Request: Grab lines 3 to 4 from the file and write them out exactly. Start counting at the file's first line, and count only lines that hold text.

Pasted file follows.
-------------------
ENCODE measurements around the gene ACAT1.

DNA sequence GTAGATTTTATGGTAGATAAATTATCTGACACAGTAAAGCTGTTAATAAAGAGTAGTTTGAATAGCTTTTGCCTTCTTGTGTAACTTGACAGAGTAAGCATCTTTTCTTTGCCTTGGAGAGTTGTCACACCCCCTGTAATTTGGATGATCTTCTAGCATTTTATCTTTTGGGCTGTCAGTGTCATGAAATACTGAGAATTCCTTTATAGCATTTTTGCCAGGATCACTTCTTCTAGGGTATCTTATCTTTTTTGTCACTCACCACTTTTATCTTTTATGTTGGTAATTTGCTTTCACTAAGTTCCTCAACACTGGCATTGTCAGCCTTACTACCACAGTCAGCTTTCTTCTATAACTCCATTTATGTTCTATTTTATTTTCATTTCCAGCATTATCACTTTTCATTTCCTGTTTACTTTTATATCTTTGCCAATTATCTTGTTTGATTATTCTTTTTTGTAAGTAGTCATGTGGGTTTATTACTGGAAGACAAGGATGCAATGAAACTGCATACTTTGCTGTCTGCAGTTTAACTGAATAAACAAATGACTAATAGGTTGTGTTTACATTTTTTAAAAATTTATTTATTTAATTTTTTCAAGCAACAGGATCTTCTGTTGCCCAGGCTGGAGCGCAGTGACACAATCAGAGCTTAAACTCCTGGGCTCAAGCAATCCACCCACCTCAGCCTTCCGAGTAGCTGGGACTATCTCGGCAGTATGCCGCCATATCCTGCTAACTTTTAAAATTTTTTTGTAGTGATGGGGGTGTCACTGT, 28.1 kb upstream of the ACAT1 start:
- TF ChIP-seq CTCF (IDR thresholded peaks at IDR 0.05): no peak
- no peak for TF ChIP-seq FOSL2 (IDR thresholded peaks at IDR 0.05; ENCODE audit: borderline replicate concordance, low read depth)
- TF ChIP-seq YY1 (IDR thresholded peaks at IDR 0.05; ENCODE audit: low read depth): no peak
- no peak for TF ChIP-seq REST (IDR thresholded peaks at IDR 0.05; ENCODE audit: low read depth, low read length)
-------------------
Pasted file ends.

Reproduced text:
- TF ChIP-seq CTCF (IDR thresholded peaks at IDR 0.05): no peak
- no peak for TF ChIP-seq FOSL2 (IDR thresholded peaks at IDR 0.05; ENCODE audit: borderline replicate concordance, low read depth)